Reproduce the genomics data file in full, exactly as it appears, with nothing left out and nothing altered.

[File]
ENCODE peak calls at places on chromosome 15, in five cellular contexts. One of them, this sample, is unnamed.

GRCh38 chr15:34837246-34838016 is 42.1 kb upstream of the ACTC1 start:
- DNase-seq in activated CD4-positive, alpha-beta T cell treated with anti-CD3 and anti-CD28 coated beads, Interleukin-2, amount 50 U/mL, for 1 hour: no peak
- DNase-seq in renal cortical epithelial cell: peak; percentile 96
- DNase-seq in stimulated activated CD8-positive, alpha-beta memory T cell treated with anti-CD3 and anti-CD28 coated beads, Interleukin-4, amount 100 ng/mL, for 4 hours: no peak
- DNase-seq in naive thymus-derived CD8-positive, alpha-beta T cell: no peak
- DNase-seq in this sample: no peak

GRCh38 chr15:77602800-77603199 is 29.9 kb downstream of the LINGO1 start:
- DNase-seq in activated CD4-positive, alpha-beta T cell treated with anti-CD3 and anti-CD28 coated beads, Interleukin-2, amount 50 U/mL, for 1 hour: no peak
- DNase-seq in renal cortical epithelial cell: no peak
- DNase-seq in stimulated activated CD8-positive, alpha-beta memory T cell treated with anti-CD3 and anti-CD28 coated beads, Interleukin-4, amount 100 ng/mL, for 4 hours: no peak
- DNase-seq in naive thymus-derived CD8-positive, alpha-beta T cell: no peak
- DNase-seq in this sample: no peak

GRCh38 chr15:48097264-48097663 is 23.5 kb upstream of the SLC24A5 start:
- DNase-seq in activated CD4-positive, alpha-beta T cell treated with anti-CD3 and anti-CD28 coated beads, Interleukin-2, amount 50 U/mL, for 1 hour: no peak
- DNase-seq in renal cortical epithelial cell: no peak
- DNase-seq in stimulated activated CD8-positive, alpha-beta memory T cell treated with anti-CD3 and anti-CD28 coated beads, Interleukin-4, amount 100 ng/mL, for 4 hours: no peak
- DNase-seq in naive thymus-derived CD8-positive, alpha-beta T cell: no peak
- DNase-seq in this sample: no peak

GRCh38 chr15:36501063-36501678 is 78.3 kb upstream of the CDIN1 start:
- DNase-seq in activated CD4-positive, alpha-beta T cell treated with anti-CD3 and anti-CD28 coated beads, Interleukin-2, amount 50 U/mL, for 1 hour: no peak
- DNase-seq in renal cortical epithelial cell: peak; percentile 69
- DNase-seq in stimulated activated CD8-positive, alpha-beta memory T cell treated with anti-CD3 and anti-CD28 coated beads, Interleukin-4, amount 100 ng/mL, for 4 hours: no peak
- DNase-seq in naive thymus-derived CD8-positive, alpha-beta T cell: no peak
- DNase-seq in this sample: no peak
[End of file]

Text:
ENCODE peak calls at places on chromosome 15, in five cellular contexts. One of them, this sample, is unnamed.

GRCh38 chr15:34837246-34838016 is 42.1 kb upstream of the ACTC1 start:
- DNase-seq in activated CD4-positive, alpha-beta T cell treated with anti-CD3 and anti-CD28 coated beads, Interleukin-2, amount 50 U/mL, for 1 hour: no peak
- DNase-seq in renal cortical epithelial cell: peak; percentile 96
- DNase-seq in stimulated activated CD8-positive, alpha-beta memory T cell treated with anti-CD3 and anti-CD28 coated beads, Interleukin-4, amount 100 ng/mL, for 4 hours: no peak
- DNase-seq in naive thymus-derived CD8-positive, alpha-beta T cell: no peak
- DNase-seq in this sample: no peak

GRCh38 chr15:77602800-77603199 is 29.9 kb downstream of the LINGO1 start:
- DNase-seq in activated CD4-positive, alpha-beta T cell treated with anti-CD3 and anti-CD28 coated beads, Interleukin-2, amount 50 U/mL, for 1 hour: no peak
- DNase-seq in renal cortical epithelial cell: no peak
- DNase-seq in stimulated activated CD8-positive, alpha-beta memory T cell treated with anti-CD3 and anti-CD28 coated beads, Interleukin-4, amount 100 ng/mL, for 4 hours: no peak
- DNase-seq in naive thymus-derived CD8-positive, alpha-beta T cell: no peak
- DNase-seq in this sample: no peak

GRCh38 chr15:48097264-48097663 is 23.5 kb upstream of the SLC24A5 start:
- DNase-seq in activated CD4-positive, alpha-beta T cell treated with anti-CD3 and anti-CD28 coated beads, Interleukin-2, amount 50 U/mL, for 1 hour: no peak
- DNase-seq in renal cortical epithelial cell: no peak
- DNase-seq in stimulated activated CD8-positive, alpha-beta memory T cell treated with anti-CD3 and anti-CD28 coated beads, Interleukin-4, amount 100 ng/mL, for 4 hours: no peak
- DNase-seq in naive thymus-derived CD8-positive, alpha-beta T cell: no peak
- DNase-seq in this sample: no peak

GRCh38 chr15:36501063-36501678 is 78.3 kb upstream of the CDIN1 start:
- DNase-seq in activated CD4-positive, alpha-beta T cell treated with anti-CD3 and anti-CD28 coated beads, Interleukin-2, amount 50 U/mL, for 1 hour: no peak
- DNase-seq in renal cortical epithelial cell: peak; percentile 69
- DNase-seq in stimulated activated CD8-positive, alpha-beta memory T cell treated with anti-CD3 and anti-CD28 coated beads, Interleukin-4, amount 100 ng/mL, for 4 hours: no peak
- DNase-seq in naive thymus-derived CD8-positive, alpha-beta T cell: no peak
- DNase-seq in this sample: no peak